Digital health tools can play a significant role in enhancing patient care and improving healthcare overall. Verdict has conducted a poll to analyse what the most suitable areas are for the use of digital health tools.

Metabolic disorders such as diabetes and obesity were opined to be the most suitable area according to 24% of the respondents, followed by cardiovascular diseases (14%), infectious diseases (11%), and sleep disorders (10%).

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Further, oncology, pain management, respiratory diseases, and behavioural disorders were opined by 9% of the respondents each as the most suitable areas for the use of digital health tools, while a lesser 5% of the respondents voted central nervous system disorders as the suitable area.

Suitable use for digital health tools use

The analysis is based on 336 responses received from the readers of Pharmaceutical Technology, a Verdict network site, between 02 February 2020 and 19 April 2021.

Usage of digital health tools

Digital health tools such as mobile health applications, telehealth and telemedicine, and wearable devices support the provision of health services to patients, enable monitoring and surveillance by sharing data, contact tracing as well as communication.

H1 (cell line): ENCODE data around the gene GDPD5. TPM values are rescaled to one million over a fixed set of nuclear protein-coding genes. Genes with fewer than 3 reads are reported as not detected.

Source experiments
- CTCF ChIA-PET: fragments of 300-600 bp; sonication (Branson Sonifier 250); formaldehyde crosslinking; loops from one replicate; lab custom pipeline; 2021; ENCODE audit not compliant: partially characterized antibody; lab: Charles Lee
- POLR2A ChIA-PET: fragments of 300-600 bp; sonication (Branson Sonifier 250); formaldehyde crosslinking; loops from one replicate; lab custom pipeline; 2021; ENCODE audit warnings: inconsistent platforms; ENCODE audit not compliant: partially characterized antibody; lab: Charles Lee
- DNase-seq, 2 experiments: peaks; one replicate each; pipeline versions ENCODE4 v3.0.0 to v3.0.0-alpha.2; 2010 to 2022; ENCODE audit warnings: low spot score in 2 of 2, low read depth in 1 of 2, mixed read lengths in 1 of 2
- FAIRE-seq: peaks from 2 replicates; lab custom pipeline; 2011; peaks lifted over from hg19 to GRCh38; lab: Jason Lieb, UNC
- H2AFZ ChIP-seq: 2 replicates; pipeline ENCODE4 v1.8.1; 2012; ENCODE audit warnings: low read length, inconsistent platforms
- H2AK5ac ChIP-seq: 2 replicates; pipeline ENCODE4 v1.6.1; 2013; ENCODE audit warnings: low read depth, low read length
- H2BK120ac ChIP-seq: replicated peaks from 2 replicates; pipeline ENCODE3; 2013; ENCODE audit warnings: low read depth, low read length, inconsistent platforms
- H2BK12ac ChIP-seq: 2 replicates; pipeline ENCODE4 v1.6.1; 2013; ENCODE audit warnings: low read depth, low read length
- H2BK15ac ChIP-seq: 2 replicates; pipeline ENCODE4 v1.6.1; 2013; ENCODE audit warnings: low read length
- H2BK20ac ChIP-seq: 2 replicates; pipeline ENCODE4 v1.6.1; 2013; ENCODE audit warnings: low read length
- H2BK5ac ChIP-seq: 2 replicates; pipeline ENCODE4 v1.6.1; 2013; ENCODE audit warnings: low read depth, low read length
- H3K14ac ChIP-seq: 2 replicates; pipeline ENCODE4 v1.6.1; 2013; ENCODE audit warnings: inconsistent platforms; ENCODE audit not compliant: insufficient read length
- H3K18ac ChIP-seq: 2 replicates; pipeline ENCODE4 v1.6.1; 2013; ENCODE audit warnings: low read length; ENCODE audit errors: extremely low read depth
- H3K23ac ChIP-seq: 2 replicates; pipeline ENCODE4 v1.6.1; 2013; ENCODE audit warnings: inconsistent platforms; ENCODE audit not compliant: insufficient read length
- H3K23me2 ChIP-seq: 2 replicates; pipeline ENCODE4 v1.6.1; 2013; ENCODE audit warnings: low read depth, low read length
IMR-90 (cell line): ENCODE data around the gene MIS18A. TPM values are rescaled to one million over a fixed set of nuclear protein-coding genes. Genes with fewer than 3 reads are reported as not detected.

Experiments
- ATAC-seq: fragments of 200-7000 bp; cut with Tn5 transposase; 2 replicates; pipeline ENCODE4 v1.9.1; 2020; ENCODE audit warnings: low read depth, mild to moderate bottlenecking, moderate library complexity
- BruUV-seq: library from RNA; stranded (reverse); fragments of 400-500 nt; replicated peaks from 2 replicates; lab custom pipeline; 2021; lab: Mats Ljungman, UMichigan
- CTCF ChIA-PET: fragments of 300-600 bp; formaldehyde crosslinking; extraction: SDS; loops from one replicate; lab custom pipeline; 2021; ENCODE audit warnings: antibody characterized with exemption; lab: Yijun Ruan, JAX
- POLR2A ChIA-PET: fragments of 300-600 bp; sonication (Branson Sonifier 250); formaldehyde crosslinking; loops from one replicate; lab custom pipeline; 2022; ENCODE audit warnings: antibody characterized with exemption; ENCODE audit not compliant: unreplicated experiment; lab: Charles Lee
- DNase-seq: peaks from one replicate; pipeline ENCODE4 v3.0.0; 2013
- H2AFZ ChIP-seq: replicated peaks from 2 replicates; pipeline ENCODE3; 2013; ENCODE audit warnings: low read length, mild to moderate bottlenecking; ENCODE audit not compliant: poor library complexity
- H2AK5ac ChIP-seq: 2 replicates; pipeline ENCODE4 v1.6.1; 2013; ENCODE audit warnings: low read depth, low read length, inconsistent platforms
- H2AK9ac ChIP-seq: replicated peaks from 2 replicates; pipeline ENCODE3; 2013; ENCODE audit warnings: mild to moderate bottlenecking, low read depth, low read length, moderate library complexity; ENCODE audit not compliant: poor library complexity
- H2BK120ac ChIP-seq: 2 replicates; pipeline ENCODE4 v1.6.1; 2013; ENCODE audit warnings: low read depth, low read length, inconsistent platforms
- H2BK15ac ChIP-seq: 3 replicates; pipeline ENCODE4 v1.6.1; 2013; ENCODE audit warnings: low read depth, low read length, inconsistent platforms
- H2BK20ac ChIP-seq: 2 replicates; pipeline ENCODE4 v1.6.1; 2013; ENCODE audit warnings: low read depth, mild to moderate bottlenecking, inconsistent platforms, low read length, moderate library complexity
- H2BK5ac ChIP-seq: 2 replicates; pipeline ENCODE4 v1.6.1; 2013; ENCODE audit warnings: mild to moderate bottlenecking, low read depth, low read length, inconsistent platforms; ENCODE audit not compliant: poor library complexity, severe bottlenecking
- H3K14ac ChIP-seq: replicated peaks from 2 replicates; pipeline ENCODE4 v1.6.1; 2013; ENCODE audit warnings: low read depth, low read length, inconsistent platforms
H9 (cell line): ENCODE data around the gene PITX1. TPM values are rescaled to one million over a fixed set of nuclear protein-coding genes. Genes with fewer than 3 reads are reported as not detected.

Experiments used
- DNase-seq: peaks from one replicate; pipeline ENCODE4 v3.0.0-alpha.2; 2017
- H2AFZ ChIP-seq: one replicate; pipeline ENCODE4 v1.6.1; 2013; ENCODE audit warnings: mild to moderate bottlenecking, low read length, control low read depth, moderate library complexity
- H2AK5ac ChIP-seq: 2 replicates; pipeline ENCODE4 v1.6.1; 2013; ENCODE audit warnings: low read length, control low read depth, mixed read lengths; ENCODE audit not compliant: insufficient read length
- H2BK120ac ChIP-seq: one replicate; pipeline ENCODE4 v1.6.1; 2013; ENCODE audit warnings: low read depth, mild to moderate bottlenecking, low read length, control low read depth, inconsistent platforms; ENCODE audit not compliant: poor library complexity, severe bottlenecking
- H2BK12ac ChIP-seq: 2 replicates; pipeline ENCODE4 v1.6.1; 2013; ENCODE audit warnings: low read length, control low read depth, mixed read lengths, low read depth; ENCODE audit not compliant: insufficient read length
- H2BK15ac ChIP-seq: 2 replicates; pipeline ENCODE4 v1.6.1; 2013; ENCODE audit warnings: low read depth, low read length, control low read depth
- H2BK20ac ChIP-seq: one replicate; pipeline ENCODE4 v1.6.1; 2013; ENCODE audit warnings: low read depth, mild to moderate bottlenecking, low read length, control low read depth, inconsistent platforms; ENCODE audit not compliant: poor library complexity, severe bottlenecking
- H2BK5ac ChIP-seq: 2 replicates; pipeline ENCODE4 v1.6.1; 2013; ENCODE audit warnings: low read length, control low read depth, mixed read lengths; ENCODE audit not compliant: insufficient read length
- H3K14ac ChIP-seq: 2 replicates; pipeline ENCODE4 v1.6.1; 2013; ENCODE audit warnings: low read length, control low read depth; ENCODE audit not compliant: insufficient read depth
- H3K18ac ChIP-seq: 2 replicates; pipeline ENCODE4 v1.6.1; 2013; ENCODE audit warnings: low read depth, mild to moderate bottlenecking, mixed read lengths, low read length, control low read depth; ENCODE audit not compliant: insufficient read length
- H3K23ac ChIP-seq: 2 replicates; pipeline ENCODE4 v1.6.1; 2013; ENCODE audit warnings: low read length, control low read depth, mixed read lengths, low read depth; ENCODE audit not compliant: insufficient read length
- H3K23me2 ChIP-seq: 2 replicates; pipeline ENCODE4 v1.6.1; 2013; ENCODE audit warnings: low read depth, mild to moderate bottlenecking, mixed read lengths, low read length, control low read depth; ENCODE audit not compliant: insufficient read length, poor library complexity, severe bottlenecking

Digital tools can help in improving diagnosis and treatment of diseases using technologies such as artificial intelligence and machine learning. They can also help in early diagnosis and management of chronic diseases, while providing the benefits of cost reduction, enhanced access to care, and availability of personalised medicines for patients. Insulin management applications and wearable blood glucose meters, for example, can monitor glucose levels through the day and give early warnings to users.

The role of digital health technology significantly increased during the COVID-19 pandemic as an immediate response to mitigate the spread of the virus. Several countries promoted the use of digital health tools including China, which ordered its health authorities to improve the usage of digital solutions in response to the pandemic in February 2020.

European countries, such as France, Italy, and the Netherlands, also initiated the use of digital health tools for remote management of COVID-19 patients with mild symptoms and outpatient care. In Poland, the service was extended for people who were self-isolating.